The wakeup call from Dallas recent power outage was the discovery that we have outdated power structures. We are more obsolete than Alabama. Of all the places in the universe, Alabama is one you don’t want to rank below. The local news quoted a utility repairman from Alabama who said our utility structures are inferior to theirs.
We were lucky, our power came on after twelve hours; others were without several days.
During the height of the storm my phone’s battery was on life support, spouse’s about half mast and the backup charger was at zero percent.
In Dallas, during the winter if there is an ice storm or snow alert, everyone heads to the grocery store. The power outage proved to be no different.
We raced to the neighborhood supermarket, for ice, and WI-FI, confident the coffee kiosk, Wi-Fi stations, and bagged ice machines would take care of our immediate need.
Occupants of the Wi-Fi stations avoided making eye contact with hopeful bystanders. Long lines of people surrounded the empty ice machines, eyes glued to their dispensers, waiting for them to yield bags of ice. We returned home ice-less with our dying devices.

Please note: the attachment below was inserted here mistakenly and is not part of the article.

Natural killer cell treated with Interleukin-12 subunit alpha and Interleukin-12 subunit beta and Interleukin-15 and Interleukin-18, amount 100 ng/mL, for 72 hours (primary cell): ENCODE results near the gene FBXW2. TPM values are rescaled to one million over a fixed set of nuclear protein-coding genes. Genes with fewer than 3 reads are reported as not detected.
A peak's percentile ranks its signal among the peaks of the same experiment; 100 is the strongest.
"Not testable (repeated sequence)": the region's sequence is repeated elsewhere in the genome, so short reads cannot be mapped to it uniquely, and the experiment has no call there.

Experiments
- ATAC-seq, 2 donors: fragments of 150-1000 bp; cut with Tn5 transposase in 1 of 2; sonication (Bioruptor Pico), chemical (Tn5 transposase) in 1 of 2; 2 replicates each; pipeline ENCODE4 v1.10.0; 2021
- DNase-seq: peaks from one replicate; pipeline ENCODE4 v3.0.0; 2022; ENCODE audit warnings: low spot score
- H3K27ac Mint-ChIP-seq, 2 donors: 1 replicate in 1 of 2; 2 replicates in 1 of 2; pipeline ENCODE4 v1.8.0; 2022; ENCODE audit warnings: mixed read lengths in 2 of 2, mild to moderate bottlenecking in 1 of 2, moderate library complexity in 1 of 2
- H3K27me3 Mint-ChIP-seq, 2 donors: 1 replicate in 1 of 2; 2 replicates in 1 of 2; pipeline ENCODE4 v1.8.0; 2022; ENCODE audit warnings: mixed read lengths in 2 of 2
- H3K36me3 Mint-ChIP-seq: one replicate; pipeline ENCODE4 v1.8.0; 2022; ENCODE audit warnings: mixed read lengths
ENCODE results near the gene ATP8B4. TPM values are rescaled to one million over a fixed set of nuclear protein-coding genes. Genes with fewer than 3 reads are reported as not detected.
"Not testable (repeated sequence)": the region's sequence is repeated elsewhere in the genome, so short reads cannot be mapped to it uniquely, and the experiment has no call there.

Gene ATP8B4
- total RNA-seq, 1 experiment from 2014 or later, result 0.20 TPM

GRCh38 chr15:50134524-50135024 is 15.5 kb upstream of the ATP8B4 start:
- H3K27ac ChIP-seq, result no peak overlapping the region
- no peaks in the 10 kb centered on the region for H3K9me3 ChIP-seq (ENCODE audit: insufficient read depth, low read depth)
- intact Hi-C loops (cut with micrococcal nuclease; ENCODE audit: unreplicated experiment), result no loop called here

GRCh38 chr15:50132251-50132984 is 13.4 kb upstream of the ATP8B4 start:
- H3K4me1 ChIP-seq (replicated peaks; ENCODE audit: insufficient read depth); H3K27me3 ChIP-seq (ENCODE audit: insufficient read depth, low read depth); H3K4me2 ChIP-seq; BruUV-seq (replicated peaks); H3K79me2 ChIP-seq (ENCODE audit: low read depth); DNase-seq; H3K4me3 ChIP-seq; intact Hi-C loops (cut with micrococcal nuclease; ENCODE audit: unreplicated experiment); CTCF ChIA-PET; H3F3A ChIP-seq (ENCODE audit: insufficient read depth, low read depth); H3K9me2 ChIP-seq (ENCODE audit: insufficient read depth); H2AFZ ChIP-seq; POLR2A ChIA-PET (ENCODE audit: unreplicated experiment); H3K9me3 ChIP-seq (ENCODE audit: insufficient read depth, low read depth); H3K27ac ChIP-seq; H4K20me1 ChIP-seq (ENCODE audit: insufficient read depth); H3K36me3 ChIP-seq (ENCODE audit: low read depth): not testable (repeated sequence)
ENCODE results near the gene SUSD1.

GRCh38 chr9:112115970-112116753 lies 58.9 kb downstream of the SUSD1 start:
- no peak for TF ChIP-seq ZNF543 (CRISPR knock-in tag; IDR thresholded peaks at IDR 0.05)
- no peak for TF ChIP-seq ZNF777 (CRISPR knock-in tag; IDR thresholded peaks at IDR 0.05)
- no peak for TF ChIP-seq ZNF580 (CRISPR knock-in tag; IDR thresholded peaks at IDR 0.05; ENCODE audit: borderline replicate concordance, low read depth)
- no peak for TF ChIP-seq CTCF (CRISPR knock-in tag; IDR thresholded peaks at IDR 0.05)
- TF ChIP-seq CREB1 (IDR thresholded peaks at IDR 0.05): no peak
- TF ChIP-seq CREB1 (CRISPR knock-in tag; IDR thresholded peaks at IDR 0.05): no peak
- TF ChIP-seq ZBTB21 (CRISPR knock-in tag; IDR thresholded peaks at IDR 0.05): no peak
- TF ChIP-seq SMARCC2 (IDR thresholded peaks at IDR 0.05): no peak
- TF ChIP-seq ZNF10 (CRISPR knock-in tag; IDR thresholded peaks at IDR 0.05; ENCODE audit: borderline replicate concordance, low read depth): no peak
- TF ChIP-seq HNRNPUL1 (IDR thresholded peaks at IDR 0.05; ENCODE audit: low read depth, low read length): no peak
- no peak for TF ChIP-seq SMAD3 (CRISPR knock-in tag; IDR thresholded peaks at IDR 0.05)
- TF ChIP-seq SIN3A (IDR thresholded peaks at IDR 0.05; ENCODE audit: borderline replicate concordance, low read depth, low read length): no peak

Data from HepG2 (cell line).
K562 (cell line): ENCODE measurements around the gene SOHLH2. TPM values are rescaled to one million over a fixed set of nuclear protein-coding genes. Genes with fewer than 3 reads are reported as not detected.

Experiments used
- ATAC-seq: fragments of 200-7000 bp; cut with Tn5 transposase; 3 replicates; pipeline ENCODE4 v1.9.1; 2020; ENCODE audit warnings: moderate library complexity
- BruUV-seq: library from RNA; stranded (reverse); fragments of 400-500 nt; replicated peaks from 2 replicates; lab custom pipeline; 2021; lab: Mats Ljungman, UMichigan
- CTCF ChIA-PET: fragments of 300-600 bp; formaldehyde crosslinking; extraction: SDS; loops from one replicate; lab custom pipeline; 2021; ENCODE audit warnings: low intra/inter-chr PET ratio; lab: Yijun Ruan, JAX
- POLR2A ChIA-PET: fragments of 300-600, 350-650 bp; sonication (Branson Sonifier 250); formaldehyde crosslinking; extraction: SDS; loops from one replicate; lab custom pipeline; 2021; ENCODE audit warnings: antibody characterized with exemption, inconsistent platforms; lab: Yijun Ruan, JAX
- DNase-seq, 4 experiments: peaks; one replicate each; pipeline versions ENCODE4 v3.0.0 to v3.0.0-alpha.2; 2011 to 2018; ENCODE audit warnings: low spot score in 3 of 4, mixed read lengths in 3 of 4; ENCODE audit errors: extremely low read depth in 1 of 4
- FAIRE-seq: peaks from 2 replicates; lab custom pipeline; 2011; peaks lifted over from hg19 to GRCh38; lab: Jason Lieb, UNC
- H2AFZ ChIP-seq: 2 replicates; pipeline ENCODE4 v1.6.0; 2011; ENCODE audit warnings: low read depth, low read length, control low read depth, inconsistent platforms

Shooting me a look of superiority, as proof of his theory “we might need it one day” my packrat spouse unearthed a portable radio. His glory was short-lived, the radio was alive and well, but the only station it received was a Chinese language station.
The neighbor, that I don’t like much, (but made soup for anyway during her recent illness), hiked to a fast food place, returned with dinner and sent me a text saying SHE had food.
It was a learning experience:
Moving forward, all our electronic devices are going to function at one hundred percent.
We are purchasing battery operated camping gear.
My neighbor does not like my soup.
Tequila and potato chips qualify as survival food.
And, if you have to live in Alabama, you deserve bragging rights about superior utility poles.